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Discrimination

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WAIVING LATE FEES

Q. 
Our board of directors recently waived a late fee for a board member because "she puts in so much free time." Other members of the association are required to pay a late fee whenever they pay late, without exception. What are your comments?

A. 
I strongly recommend that the board cease the policy of waiving late fees for this or any other board member because such a policy creates a legal defense for other members of the association who pay late fees and get fined. If the board ignores my advice, at the very minimum, the board member who is receiving the special benefit should be recused from voting on such a waiver. Lastly, the receipt of such a benefit may have the legal effect of eliminating the board member's statutory protection because it can be argued that volunteers do not receive compensation, and that the waiver of a fee is in fact compensation. In short, it's asking for trouble to make exceptions such as the one described. Top


REASONABLE ACCOMODATIONS REQUIRED

Q. 
I am an elderly member of a condominium association and have trouble walking. My parking space is located quite far from my home which makes it very difficult for me, especially if I have to carry packages. There is a guest parking space next to my home. I have asked the board to allow me to use the space, but they have refused on the basis that it is to be used only for guests. Is there anything I can legally do?

A. 
Yes. The Federal Fair Housing Act (FHAA) ensures an equal opportunity for use of property by handicapped persons. To create an equal opportunity for use of property by handicapped persons, homeowner associations are required by law to make exceptions in the application and enforcement of rules, policies and procedures, including CC&Rs, to reasonably accommodate such persons.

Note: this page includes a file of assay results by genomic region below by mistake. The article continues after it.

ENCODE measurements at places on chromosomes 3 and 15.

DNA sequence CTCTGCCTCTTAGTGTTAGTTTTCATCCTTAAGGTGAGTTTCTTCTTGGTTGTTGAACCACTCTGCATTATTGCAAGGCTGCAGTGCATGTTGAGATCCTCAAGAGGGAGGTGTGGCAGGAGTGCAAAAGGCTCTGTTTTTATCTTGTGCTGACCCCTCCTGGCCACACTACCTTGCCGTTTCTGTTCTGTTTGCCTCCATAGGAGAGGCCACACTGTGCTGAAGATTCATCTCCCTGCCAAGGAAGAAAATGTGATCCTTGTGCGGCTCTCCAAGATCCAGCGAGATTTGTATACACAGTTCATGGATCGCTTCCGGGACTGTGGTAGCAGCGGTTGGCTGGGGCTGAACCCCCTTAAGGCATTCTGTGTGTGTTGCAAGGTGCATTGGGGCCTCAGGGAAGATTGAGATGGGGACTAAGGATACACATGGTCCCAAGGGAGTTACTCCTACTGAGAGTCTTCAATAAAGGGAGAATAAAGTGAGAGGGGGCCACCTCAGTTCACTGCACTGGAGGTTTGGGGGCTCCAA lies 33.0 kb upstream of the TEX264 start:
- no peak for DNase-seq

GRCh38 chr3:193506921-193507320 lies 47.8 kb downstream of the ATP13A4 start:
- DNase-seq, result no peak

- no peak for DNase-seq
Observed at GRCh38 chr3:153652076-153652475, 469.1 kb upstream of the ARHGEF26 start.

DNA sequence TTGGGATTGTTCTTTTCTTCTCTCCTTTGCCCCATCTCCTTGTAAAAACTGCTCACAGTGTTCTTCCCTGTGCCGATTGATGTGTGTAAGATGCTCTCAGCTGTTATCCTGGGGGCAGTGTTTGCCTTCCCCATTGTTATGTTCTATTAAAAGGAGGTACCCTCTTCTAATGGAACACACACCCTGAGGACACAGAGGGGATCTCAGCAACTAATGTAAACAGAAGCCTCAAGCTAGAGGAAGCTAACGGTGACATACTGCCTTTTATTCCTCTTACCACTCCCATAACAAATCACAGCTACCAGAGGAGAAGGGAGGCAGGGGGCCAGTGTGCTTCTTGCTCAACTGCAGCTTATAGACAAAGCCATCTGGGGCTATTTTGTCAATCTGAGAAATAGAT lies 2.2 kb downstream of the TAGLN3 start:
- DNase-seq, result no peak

The failure of a board of directors to provide reasonable accommodations to handicapped persons, when requested or needed, is considered a discriminatory act under the FHAA.

It would be reasonable for the board to assign the guest space to you. However, there may be other reasonable options available as well. Top


OBSOLETE RESTRICTIVE COVENANTS

Q. 
We live in a home located in a subdivision created in the 1940's. The CC&Rs include restrictions against selling to certain persons based on their religion. We know the restriction is unenforceable. Can we ignore it, or are we required to take some other action?

A. 
In 1948 this type of restriction became unenforceable. Until the end of 1999, no action was required. However, beginning January 1, 2000, a new law required that any CC&Rs or other governing documents that include a restrictive covenant in violation of the law must be amended, by action of the board of directors, to repeal such language. Further, any person may bring an action against the association for injunctive relief to require it to remove such a provision. In addition, a court may award attorney's fees to the prevailing party in such an action.

The law also provided that after January 1, 2001, the existence of such a restrictive covenant constitutes prohibited discrimination, regardless of whether the covenant is accompanied by a statement that it is repealed or void.

RULES CONCERNING CHILDREN

Q. 
Our homeowner association would like to adopt a rule prohibiting children from playing in the common area streets. The purpose of the rule would be to minimize the risk that a child will be injured. Can we legally adopt the proposed rule?

A. 
Assuming your association's governing documents do not prohibit the adoption of such a rule, your board of directors can adopt a rule that prohibits all people (not only children) from specified activities on defined portions of the common area of your association. By applying the rule to all persons, your board of directors will probably avoid the claim that your association is discriminating against children or families with children. Top






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